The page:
“It went from Hillary to Trump. Why? Because the issues of law and order are impacting Latinos quite a bit,” Garcia said. “For example, a lot of the border patrol, law enforcement are heavily Latino in the Rio Grande Valley. So when you are talking about defunding the police, and you don’t stand up to those types of rhetoric, then it leaves an opening for Republicans to come in and take advantage of that.” That’s despite the fact that Biden vociferously opposed defunding the police, something that has support in the Democratic base.

Biden’s strength in Arizona was in Maricopa County, which includes Phoenix and its suburbs. Biden’s campaign focused its efforts there, and drove up turnout among Latinos there, who are largely of Mexican origin. Strategists say that they believe Latinos younger than 30 to have been decisive in that state.

The Trump campaign also worked to win over Latinos in this state, particularly Latino men, and the president was in the state in the closing days of the election, holding rallies despite the coronavirus pandemic.

Source: What We Know About The Latino Vote In Some Key States

The “Ethnic Vote” Is a Myth

This is really a disappointing and shallow article and doesn’t look at exit poll and other analyses that analyse ethnic voting patterns, whether by immigrant status, visible minority or religious group.

There is no monolithic ethnic vote and immigrant and visible minorities largely follow the national trend. In the 2011 election the Conservatives won the most ridings in Ontario’s 905 and British Columbia’s Lower Mainland only to lose them in 2015 to the Liberals. Moreover, most Ontario 905 ridings, held by Liberals federally, flipped to Progressive Conservatives in the 2018 provincial election.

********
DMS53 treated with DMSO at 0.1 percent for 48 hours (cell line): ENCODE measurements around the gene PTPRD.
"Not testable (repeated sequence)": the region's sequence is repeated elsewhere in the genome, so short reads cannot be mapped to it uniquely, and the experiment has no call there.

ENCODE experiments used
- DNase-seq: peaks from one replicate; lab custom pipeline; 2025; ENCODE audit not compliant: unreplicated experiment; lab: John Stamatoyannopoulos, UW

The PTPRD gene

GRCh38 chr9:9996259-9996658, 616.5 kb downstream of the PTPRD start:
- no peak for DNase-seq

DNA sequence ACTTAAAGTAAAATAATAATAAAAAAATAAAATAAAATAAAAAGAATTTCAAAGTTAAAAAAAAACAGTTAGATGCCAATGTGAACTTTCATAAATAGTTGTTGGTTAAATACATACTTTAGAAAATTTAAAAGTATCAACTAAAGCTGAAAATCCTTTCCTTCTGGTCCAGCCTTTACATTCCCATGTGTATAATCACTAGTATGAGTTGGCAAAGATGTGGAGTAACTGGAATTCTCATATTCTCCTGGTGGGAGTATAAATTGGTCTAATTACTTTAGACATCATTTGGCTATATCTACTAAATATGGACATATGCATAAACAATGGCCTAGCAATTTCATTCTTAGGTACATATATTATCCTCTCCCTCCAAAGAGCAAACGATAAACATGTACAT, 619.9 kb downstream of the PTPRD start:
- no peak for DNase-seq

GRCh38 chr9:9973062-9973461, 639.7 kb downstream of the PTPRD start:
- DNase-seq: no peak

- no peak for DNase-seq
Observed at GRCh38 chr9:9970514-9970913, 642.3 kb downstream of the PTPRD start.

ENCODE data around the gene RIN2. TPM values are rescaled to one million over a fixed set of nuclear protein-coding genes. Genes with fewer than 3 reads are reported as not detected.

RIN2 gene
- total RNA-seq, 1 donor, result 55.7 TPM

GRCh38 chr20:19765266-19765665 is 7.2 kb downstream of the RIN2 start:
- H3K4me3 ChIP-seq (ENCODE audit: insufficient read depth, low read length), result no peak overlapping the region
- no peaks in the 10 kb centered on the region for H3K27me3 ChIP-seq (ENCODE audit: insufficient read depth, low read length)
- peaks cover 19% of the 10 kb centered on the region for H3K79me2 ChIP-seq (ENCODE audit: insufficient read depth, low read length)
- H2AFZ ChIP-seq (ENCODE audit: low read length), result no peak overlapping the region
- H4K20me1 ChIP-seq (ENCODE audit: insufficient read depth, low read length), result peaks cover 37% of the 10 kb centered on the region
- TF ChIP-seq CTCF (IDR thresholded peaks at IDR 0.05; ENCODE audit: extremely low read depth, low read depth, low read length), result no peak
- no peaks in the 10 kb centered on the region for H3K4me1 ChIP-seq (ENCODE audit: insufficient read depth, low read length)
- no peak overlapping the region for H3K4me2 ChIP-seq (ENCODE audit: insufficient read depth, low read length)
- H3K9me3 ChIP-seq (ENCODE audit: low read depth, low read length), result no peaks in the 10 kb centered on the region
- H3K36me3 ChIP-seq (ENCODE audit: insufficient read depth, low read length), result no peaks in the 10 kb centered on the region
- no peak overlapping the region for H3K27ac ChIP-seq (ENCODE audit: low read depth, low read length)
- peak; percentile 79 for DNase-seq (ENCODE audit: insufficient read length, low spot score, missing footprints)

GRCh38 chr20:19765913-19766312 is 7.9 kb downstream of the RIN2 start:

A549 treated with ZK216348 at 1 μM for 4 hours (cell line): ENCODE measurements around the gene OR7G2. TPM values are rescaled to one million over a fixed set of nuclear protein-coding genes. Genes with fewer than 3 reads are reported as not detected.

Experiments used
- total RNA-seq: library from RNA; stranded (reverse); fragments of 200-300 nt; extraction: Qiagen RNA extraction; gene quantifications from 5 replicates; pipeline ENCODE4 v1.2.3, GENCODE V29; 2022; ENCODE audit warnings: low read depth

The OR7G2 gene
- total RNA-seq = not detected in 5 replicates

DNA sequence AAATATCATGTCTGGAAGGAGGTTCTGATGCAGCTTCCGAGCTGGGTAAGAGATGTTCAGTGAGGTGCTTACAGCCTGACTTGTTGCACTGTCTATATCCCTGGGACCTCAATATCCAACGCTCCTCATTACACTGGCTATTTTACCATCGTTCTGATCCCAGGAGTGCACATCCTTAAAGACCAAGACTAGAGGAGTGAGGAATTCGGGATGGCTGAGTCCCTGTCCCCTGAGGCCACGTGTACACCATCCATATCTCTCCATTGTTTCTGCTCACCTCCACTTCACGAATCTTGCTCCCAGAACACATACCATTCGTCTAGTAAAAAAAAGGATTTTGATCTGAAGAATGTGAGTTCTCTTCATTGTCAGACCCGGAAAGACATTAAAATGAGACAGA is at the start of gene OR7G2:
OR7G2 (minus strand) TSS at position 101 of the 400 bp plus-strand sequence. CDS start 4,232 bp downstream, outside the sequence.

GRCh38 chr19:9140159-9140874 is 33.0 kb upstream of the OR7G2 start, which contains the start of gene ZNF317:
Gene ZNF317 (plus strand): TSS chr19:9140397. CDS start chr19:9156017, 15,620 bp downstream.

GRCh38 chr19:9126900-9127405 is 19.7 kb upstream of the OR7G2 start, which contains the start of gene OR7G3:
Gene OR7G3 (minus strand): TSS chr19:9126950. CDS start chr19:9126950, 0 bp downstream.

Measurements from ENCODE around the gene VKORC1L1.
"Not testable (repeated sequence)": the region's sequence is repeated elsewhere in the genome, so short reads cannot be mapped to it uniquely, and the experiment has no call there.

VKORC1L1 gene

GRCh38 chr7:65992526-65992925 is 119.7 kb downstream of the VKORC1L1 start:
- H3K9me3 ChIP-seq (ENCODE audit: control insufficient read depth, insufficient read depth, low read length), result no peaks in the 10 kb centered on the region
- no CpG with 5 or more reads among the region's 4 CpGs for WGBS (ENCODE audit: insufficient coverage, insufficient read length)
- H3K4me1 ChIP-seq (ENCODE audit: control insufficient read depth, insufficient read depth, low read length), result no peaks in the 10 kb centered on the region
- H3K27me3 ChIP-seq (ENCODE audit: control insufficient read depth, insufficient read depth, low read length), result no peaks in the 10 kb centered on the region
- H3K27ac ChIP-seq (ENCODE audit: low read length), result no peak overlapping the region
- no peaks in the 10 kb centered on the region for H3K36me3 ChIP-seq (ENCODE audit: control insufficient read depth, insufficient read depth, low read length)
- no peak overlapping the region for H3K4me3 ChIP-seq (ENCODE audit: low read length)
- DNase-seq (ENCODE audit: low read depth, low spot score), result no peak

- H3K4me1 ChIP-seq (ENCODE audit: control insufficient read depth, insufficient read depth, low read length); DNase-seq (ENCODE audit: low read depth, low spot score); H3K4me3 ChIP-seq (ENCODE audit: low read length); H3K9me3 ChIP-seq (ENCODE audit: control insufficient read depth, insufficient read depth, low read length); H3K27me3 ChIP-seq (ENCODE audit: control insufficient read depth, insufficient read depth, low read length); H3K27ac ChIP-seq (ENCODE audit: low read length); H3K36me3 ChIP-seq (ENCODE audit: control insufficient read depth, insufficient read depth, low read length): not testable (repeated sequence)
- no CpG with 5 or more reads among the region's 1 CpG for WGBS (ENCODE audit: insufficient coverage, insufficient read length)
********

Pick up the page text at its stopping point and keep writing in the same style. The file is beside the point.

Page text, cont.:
Within this broader context, there are some notable differences. In general, earlier waves of immigrants tend to lean Conservative compared to more recent waves who tend to lean Liberal; East Asians (e.g., Chinese ancestry) tend to lean more Conservative compared to South Asians (e.g., Sikh Canadians) who lean more Liberal and NDP. Canadian Jews have shifted from being more likely to vote Liberal to more likely to vote Conservative and Canadian Muslims, feeling slighted by the Conservatives, increased their turnout in 2015 in favour of the Liberals.

So no ethnic vote but ethnic votes:

GATHER A GROUP of Canadian political observers together and sooner or later they’ll start to debate electoral math. This usually involves discussing which political party has an edge with a specific region or demographic group: who attracts more educated or young voters and so forth. In that context, saying that the Conservatives have an advantage in Alberta, for instance, isn’t exactly controversial. But start talking about the so-called ethnic vote and you’ll soon have as many analyses of which party has better chances, and why, as you have analysts.